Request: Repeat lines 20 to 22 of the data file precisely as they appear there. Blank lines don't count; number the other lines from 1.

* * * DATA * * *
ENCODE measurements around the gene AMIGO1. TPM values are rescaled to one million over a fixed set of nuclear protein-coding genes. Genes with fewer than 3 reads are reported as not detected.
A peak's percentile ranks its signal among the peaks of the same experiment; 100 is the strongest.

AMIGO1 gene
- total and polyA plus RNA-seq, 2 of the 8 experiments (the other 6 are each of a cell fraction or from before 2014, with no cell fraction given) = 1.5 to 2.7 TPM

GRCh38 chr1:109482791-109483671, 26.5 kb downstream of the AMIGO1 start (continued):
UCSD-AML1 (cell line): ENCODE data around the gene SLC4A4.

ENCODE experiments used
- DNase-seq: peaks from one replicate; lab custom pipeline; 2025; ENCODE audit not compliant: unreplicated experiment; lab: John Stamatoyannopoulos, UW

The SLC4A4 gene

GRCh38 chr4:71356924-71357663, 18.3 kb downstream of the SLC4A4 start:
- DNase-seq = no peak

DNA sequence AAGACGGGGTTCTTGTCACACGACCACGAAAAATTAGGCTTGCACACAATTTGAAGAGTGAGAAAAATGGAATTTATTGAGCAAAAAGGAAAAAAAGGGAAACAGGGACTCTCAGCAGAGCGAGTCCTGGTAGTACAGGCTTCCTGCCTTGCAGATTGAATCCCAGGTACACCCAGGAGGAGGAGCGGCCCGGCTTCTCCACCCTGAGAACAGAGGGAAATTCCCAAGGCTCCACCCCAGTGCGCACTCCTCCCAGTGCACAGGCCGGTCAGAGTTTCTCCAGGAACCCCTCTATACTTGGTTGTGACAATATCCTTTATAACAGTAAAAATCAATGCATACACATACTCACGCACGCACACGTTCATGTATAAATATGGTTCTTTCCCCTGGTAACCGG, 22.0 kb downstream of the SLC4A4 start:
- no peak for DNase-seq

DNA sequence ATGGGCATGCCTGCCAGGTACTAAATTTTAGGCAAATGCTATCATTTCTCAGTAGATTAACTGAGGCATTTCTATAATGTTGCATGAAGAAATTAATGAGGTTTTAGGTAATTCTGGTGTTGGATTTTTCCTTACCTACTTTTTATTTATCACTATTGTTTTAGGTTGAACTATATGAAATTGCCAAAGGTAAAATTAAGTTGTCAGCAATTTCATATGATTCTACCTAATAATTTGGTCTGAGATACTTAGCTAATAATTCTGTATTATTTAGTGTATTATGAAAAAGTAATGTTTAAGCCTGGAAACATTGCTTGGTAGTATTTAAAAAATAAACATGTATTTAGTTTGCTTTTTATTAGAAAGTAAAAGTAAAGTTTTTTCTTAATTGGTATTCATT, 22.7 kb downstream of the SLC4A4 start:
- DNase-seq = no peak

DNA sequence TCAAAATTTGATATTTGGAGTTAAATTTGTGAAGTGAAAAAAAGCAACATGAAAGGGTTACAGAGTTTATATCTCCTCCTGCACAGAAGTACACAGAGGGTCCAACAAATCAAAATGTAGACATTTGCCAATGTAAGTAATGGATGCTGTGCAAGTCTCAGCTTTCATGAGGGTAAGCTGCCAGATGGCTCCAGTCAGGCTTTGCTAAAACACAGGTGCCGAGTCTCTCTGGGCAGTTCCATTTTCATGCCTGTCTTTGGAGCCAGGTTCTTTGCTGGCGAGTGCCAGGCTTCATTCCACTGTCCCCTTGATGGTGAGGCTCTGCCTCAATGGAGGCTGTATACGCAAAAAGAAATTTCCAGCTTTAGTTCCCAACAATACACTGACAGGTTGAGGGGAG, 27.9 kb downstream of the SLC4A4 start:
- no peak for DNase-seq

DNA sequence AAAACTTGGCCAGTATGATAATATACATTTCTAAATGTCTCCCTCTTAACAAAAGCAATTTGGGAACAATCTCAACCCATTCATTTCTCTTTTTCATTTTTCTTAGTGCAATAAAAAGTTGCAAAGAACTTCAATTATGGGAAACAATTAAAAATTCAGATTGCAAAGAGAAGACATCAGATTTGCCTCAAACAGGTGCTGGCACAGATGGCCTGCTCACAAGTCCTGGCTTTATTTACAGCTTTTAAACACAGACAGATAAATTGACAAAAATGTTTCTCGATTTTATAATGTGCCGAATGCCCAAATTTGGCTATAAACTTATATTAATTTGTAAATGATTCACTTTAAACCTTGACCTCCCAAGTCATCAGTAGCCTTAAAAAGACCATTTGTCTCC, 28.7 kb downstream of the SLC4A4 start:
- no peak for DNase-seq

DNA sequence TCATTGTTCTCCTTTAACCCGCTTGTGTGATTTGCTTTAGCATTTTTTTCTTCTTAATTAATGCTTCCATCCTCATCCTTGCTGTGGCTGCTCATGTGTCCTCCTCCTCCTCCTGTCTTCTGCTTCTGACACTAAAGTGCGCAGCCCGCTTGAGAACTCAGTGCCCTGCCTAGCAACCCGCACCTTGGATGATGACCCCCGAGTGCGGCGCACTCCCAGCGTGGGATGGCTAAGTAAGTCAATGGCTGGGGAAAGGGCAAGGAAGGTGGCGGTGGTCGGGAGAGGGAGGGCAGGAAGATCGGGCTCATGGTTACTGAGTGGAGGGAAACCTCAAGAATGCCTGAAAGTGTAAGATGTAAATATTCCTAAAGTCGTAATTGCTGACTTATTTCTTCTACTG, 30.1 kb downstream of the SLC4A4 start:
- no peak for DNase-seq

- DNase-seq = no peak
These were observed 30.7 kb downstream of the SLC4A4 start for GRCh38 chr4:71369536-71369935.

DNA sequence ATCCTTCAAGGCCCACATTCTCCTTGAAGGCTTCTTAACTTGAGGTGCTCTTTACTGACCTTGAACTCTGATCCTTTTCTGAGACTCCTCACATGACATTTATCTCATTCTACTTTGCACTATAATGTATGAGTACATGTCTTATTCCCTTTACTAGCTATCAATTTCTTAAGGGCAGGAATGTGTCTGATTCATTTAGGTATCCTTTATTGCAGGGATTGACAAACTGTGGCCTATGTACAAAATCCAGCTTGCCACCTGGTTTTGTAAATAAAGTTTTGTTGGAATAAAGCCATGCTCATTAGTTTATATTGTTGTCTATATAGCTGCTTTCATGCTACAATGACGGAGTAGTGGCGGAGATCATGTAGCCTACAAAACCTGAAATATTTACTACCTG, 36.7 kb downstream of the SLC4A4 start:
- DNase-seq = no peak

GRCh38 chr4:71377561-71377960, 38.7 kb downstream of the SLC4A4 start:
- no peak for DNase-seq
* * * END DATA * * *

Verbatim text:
DNA sequence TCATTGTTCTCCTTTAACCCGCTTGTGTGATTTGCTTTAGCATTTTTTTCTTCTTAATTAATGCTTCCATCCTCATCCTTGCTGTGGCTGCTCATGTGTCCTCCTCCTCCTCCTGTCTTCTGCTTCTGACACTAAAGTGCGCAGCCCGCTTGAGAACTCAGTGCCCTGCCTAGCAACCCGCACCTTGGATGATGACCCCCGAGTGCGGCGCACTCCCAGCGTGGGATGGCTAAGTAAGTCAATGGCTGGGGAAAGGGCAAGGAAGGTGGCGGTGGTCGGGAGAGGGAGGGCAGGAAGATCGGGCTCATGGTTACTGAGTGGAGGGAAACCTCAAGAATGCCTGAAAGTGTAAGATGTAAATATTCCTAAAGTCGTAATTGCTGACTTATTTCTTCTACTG, 30.1 kb downstream of the SLC4A4 start:
- no peak for DNase-seq

- DNase-seq = no peak